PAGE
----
Seems there’s a pill for everything these days, and not only for humans. Your veterinarian can prescribe pills for flea control, canine obesity, depression, dementia, etc. The question is how safe are these drugs?…..Read more….
Over the past 20 years, the Senior Dogs Project has received or been made aware of reports of adverse reactions to almost every veterinary drug on the market. In the past, we’ve posted many of these reports. They grew so numerous, however, that we could no longer do so. Our advice in all cases when your veterinarian prescribes medication for your dog:
(1) Discuss with your veterinarian the potential side effects versus the benefits of any drug before deciding to administer it.
(2) Request and read the package insert or consumer information sheet that should always accompany any medication that your veterinarian dispenses.
(3) When the drug has been administered, observe your dog carefully and be alert to the appearance of any of the side effects described in the insert or sheet.
(4) Report any side effects to your veterinarian immediately and get veterinary attention for your dog.
(5) Follow up with a report of the side effects to the drug’s manufacturer and to the FDA.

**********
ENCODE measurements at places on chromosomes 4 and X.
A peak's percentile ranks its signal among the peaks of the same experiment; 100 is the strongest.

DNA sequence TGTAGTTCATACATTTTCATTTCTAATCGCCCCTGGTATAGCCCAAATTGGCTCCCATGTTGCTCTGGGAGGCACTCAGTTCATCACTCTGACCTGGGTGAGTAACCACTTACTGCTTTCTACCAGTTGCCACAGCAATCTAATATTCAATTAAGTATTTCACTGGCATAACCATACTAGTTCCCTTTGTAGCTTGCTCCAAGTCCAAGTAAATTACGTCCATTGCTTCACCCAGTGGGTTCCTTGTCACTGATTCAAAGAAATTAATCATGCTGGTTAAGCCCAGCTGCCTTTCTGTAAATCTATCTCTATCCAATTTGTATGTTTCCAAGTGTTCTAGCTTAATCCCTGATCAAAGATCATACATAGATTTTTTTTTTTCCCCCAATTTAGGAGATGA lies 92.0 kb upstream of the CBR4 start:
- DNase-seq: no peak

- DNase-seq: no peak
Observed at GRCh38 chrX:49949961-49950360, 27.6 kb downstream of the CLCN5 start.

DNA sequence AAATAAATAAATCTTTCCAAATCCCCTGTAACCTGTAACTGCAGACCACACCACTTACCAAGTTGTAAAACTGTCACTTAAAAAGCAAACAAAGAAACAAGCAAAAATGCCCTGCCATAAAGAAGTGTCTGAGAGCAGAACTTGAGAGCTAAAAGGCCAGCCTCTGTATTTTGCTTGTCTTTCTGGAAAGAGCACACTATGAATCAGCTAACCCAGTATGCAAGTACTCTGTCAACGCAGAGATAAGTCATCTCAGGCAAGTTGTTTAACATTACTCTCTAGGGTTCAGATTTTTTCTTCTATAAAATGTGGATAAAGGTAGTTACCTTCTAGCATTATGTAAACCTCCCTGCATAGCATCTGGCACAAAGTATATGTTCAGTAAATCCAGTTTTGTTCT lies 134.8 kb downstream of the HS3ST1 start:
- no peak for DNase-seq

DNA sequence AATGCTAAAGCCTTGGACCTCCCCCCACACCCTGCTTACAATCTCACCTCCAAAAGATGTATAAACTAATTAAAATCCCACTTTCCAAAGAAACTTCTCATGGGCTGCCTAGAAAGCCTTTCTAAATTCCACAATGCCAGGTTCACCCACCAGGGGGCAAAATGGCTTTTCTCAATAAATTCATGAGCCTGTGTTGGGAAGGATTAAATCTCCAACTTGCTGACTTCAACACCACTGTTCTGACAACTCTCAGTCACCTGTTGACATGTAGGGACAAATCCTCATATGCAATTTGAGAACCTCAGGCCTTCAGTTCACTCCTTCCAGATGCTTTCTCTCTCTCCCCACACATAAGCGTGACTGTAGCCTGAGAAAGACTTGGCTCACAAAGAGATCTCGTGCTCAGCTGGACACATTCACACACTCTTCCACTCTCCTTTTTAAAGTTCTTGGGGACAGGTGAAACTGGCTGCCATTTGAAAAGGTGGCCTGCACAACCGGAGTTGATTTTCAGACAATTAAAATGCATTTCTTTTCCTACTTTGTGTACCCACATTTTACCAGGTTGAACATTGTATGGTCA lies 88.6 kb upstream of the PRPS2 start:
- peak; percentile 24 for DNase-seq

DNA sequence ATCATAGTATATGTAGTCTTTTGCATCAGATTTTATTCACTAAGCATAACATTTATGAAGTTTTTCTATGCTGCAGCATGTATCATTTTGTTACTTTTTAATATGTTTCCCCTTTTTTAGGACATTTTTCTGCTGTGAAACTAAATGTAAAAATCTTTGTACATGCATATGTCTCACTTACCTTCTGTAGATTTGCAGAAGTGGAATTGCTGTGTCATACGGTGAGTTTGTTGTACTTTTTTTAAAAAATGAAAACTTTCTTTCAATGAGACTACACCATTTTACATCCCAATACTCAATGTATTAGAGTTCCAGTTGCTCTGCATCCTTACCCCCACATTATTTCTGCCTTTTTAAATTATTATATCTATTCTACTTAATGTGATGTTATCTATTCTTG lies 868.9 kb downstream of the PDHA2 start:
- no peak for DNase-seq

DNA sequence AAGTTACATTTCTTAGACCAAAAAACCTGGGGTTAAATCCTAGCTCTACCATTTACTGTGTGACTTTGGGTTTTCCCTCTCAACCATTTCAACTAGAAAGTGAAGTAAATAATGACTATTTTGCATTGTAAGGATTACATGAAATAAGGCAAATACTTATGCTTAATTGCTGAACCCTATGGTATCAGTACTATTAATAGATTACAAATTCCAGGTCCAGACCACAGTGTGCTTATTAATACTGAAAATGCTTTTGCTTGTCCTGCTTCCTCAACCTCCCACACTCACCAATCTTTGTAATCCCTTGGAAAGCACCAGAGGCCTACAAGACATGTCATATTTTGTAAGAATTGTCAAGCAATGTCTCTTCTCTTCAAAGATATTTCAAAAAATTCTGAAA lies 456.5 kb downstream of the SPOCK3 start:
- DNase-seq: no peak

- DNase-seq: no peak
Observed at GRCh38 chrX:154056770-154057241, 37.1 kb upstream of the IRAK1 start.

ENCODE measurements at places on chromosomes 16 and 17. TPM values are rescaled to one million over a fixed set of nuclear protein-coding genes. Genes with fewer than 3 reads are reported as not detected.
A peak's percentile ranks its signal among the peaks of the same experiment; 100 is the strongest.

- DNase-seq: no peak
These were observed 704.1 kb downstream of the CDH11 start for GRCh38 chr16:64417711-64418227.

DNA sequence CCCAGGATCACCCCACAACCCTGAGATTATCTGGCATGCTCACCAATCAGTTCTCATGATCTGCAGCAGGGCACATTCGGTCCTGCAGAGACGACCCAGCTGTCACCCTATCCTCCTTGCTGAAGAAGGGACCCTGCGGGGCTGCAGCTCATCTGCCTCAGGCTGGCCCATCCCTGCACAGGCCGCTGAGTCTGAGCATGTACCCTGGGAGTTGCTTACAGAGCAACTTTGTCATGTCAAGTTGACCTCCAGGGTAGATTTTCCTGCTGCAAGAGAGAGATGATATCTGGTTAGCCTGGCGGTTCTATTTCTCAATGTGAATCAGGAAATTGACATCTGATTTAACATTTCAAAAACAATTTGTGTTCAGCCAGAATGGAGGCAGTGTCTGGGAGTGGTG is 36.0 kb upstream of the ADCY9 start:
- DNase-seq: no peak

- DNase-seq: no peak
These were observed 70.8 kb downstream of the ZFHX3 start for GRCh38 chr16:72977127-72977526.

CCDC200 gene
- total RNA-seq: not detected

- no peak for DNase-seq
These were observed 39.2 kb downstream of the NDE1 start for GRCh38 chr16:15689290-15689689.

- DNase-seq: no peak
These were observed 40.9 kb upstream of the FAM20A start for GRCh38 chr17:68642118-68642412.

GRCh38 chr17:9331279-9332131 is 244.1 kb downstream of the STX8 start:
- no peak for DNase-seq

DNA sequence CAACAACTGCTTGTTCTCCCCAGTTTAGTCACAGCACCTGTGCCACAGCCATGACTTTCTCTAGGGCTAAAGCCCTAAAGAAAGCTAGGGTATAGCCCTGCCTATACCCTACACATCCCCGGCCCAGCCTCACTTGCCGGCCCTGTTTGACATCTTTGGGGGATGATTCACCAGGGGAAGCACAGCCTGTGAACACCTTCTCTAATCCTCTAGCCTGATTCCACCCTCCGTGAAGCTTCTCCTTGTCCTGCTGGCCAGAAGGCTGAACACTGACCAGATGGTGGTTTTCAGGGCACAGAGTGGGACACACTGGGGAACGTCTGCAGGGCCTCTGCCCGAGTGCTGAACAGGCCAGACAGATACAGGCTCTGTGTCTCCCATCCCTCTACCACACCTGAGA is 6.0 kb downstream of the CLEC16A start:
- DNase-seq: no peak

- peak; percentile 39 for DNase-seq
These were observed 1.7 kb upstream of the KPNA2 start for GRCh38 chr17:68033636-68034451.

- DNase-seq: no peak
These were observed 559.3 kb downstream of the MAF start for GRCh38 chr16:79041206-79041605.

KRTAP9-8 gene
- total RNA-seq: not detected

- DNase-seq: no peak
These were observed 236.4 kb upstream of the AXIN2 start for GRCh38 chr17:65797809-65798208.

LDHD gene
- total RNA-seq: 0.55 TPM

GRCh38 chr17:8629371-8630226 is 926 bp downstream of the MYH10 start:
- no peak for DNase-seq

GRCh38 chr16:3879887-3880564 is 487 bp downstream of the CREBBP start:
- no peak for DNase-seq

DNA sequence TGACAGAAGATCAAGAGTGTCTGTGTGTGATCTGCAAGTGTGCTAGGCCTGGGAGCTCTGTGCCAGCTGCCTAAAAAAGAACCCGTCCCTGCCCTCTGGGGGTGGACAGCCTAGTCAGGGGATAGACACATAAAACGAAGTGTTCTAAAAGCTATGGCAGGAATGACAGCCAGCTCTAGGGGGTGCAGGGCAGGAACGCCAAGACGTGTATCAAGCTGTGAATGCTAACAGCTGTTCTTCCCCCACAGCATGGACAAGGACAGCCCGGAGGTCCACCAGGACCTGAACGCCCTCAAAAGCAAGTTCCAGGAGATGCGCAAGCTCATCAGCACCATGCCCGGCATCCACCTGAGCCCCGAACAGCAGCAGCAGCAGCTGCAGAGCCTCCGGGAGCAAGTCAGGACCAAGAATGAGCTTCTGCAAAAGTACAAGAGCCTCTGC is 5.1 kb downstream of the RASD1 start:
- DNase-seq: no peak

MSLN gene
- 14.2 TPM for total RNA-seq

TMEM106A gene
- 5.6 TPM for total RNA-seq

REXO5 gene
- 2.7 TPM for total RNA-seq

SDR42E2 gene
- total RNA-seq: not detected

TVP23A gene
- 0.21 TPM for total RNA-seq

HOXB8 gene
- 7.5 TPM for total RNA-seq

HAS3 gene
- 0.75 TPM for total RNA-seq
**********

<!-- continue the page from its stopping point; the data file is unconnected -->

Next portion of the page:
Questions to Ask When Your Animal Is Prescribed a Medication
Do you always understand the purpose and method of administering a medication your veterinarian prescribes for your animal? Your understanding will ensure your animal receives the maximum benefit from the medication and that, should side effects occur, you will know how to recognize them and what to do. The U.S. Food and Drug Administration recommends you ask your veterinarian these questions.
Do you order your dog’s medications online? If so, read about how to do it safely.
Vaccinations — Critical Information
Because the following material is so important, it is a repetition of information presented on this site’s page covering general health care. Your dog’s life may depend on it. Although research is still being done on the adverse effects of vaccinations and the obsolescence of the practice of revaccination, much anecdotal evidence has been collected to support the warnings presented here. We advise you to avoid revaccinating your dog until you have read this material.